Thu. Jul 20 2017

Canadian Fisheries Puts $8.9 Million in Upgrade, Expansion of St. Andrews Biological Station in NB


High Quality Shrimp Breeding Farm Set Up in Mekong Delta


BlueOcean Expanding Market for Pure Polar Shrimp Oil  


Wed. Jul 19 2017

Bakkafrost Shuts Down Salmon Harvesting Due to Listeria; Market to be Short Large Fish


UK Sushi Bars Accused of Mislabeling Some Seafood, but Not as Much as US   (0)


New Study Quantifies Impact of Different Types of Bottom Trawls on Seabed Ecosystem  


Global Salmon Initiative Strengthens Global Presence with Acceptance of Four New Members  


China Research Vessel Leaves Tomorrow for First Circumnavigation of Arctic Rim


Chicago Tastemakers Meet Maine's Most Iconic Seafood: Lobster  


Live Canadian Geoducks Arrive at New Airport Clearance Site in Qingdao For First Time  


Seafood.com News Summary Wednesday July 19, 2017


Tue. Jul 18 2017

Bristol Bay Run Exceeds 50M, Catch Over 33M, Season Not Over Yet  


Gulf Reef Fishermen Support Conservationists Lawsuit Against NOAA Fisheries on Red Snapper  


Russian Salmon Season off to Strong Start; up 30-40% Over 2015  


Japan Claims China Exceeded International Management Measures for Mackerel  


Chinese Mainland Demand for Crayfish is High; Industry Employs 5 Million  


Seafood.com News Summary Tuesday July 18, 2017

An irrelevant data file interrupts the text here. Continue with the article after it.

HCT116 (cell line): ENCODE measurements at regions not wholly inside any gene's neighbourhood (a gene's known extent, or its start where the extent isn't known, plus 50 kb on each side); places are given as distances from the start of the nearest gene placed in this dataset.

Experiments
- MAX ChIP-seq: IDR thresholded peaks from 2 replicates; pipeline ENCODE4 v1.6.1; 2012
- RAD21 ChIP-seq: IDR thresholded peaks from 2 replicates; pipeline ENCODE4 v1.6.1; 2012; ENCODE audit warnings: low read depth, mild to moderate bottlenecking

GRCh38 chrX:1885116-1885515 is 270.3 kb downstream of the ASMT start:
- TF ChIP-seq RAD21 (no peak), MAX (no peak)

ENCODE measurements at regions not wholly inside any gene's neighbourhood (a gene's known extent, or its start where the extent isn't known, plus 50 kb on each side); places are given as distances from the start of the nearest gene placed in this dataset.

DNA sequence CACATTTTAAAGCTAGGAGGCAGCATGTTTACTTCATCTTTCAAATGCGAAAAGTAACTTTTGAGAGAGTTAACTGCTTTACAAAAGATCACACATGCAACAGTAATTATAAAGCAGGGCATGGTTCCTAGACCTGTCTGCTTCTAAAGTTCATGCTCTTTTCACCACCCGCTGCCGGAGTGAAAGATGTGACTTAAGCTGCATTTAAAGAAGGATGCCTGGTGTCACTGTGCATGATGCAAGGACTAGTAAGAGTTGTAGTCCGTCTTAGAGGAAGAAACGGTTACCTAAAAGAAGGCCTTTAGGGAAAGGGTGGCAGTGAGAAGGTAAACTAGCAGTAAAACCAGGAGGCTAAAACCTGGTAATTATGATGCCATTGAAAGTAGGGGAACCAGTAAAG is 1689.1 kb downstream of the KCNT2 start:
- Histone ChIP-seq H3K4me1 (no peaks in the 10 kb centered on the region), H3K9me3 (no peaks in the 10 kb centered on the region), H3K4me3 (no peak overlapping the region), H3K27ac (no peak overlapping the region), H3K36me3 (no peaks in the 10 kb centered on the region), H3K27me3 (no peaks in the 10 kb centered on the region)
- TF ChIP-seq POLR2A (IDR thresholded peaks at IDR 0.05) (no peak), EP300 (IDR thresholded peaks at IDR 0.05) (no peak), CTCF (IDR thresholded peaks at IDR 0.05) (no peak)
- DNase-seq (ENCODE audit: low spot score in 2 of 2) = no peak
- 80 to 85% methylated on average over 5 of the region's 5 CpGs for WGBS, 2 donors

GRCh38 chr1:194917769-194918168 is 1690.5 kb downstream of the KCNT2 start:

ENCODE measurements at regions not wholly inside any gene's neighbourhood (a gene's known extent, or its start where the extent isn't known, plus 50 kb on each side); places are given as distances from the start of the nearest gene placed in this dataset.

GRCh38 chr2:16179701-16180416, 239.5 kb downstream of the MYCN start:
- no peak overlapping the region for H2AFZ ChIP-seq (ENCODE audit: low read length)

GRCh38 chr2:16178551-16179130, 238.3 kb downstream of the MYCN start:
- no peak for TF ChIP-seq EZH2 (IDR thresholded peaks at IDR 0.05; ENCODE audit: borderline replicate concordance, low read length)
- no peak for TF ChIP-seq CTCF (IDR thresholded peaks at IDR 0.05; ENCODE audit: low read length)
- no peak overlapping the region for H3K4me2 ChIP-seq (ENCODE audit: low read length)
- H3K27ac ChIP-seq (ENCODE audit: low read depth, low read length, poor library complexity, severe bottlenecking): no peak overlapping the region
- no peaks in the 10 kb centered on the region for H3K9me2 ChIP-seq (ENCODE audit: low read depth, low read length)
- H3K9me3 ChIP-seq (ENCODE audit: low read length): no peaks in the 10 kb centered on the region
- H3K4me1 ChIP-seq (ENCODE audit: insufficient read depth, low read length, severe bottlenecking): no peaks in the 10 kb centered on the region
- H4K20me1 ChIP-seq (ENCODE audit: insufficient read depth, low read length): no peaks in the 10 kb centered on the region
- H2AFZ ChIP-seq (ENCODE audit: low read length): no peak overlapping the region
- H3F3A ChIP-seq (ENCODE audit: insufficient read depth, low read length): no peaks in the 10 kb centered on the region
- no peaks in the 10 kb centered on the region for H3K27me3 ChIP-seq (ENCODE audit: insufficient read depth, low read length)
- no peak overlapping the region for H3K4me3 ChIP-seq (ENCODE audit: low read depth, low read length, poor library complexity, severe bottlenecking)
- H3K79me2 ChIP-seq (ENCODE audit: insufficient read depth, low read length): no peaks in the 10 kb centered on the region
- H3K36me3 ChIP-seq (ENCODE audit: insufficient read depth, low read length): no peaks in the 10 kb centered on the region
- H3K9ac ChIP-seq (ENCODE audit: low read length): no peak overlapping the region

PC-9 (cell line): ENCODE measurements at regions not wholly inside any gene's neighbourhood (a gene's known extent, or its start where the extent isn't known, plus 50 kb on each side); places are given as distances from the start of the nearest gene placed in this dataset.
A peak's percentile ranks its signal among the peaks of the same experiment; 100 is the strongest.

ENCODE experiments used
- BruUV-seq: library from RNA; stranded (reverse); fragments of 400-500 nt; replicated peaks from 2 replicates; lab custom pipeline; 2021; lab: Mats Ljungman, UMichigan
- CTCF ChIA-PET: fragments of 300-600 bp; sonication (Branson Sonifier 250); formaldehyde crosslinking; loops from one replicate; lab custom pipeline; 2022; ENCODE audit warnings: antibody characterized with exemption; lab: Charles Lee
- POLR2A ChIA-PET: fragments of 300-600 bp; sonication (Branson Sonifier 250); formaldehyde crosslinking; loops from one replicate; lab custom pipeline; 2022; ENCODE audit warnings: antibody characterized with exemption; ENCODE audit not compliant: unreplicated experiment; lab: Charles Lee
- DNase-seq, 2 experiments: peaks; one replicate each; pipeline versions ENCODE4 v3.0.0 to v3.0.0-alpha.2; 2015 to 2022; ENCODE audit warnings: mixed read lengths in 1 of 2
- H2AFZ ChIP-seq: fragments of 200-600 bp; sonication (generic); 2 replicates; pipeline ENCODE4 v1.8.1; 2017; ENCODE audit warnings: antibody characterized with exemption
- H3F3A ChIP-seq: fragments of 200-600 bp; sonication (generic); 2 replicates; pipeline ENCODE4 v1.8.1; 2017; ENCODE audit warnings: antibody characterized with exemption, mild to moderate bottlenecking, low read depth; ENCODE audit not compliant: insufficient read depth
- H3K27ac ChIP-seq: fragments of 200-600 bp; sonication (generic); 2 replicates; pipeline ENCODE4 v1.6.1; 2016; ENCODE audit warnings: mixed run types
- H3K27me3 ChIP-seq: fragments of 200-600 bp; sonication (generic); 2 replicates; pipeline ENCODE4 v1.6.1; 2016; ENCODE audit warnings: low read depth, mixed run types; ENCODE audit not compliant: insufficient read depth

Fish Oil Group Launches Improved Standard in Marine Ingredient Industry  


Mon. Jul 17 2017

ASMFC Blasts Secretary Ross Decision on Summer Flounder in Favor of New Jersey’s Recreational Sector


Seafood.com News Summary Monday July 17, 2017


Russian Fishing Tycoon Gurinov to Control 30% of Catch of Sardines and Mackerel in Russia  


Guangxi Shrimp Farmers Worried About Shrimp Survival After Heavy Rains  


Inslee Vetoes Anti-Shrimp Legislation That Would Have Helped Washington Oyster Growers  


Ron Jensen, Long Time Seafood Industry Leader, Has Died


Sun. Jul 16 2017

Bristol Bay Run Exceeds 50M, Catch Over 33M, Season Not Over Yet  


Bristol Bay Run Exceeds 50M, Catch Over 33M, Season Not Over Yet  


Fri. Jul 14 2017

Call for Nominations to U.S. Advisory Panel on Pacific Whiting Treaty


Call for Nominations to U.S. Advisory Panel on Pacific Whiting Treaty


Seafood.com News Summary Friday July 14, 2017


Call for Nominations to U.S. Advisory Panel on Pacific Whiting Treaty


Call for Nominations to U.S. Advisory Panel on Pacific Whiting Treaty


Kotzebue Commercial Fishers Have Options: Two Buyers in Town This Season


Stronger King and Chum Return in Yukon Result of Precautionary Managment  


More Swedish Pikeperch is MSC Certified


California-based Raley’s Reaches Sustainable Seafood Goal Six Months Early


Hampton Fisherman Takes Case to US Supreme Court


OSU Inks Largest Research Grant in History for Research Vessel


Thu. Jul 13 2017

Bristol Bay Poised to Exceed Salmon Harvest Forecast this Week  


Stronger King and Chum Return in Yukon Result of Precautionary Managment  


Seafood.com News Summary Thursday July 13, 2017


Bristol Bay Poised to Exceed Salmon Harvest Forecast this Week  


Captain D’s Signs Franchise Agreements to Open 10 New Restaurants


NOAA's Bullard to Retire; No Plans to Slow Down Before He Leaves in January


Crab Poachers Design New Schemes for Illegal Activities in Russia  


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Canadian Fisheries Puts $8.9 Million in Upgrade, Expansion of St. Andrews Biological Station in NB

SEAFOODNEWS.COM [Seafoodnews] July 20, 2017